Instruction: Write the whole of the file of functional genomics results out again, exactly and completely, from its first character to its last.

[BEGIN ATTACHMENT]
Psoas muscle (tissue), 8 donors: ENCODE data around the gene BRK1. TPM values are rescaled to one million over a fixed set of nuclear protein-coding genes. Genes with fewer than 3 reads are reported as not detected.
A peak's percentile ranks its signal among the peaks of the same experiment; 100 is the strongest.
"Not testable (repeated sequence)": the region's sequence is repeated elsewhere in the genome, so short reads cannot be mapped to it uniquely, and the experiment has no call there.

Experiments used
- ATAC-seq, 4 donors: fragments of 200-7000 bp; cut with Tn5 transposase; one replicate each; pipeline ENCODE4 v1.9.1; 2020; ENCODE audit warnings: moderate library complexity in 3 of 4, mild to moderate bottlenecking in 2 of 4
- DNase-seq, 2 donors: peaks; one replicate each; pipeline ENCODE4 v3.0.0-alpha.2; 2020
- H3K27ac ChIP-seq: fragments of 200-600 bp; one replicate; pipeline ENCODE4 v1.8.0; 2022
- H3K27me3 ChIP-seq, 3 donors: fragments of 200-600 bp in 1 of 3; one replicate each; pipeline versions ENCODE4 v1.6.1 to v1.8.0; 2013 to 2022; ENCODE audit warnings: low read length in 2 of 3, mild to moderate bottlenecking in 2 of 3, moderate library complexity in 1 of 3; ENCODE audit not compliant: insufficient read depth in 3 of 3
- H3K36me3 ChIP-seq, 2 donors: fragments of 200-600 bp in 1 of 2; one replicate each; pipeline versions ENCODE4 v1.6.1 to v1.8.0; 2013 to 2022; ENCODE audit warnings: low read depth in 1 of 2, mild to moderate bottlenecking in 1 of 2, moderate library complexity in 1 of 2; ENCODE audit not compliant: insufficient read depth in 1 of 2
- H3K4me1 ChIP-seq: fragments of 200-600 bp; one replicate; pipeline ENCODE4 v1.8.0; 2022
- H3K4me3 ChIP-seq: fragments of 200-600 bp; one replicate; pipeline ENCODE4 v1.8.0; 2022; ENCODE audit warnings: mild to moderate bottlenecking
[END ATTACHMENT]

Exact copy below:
Psoas muscle (tissue), 8 donors: ENCODE data around the gene BRK1. TPM values are rescaled to one million over a fixed set of nuclear protein-coding genes. Genes with fewer than 3 reads are reported as not detected.
A peak's percentile ranks its signal among the peaks of the same experiment; 100 is the strongest.
"Not testable (repeated sequence)": the region's sequence is repeated elsewhere in the genome, so short reads cannot be mapped to it uniquely, and the experiment has no call there.

Experiments used
- ATAC-seq, 4 donors: fragments of 200-7000 bp; cut with Tn5 transposase; one replicate each; pipeline ENCODE4 v1.9.1; 2020; ENCODE audit warnings: moderate library complexity in 3 of 4, mild to moderate bottlenecking in 2 of 4
- DNase-seq, 2 donors: peaks; one replicate each; pipeline ENCODE4 v3.0.0-alpha.2; 2020
- H3K27ac ChIP-seq: fragments of 200-600 bp; one replicate; pipeline ENCODE4 v1.8.0; 2022
- H3K27me3 ChIP-seq, 3 donors: fragments of 200-600 bp in 1 of 3; one replicate each; pipeline versions ENCODE4 v1.6.1 to v1.8.0; 2013 to 2022; ENCODE audit warnings: low read length in 2 of 3, mild to moderate bottlenecking in 2 of 3, moderate library complexity in 1 of 3; ENCODE audit not compliant: insufficient read depth in 3 of 3
- H3K36me3 ChIP-seq, 2 donors: fragments of 200-600 bp in 1 of 2; one replicate each; pipeline versions ENCODE4 v1.6.1 to v1.8.0; 2013 to 2022; ENCODE audit warnings: low read depth in 1 of 2, mild to moderate bottlenecking in 1 of 2, moderate library complexity in 1 of 2; ENCODE audit not compliant: insufficient read depth in 1 of 2
- H3K4me1 ChIP-seq: fragments of 200-600 bp; one replicate; pipeline ENCODE4 v1.8.0; 2022
- H3K4me3 ChIP-seq: fragments of 200-600 bp; one replicate; pipeline ENCODE4 v1.8.0; 2022; ENCODE audit warnings: mild to moderate bottlenecking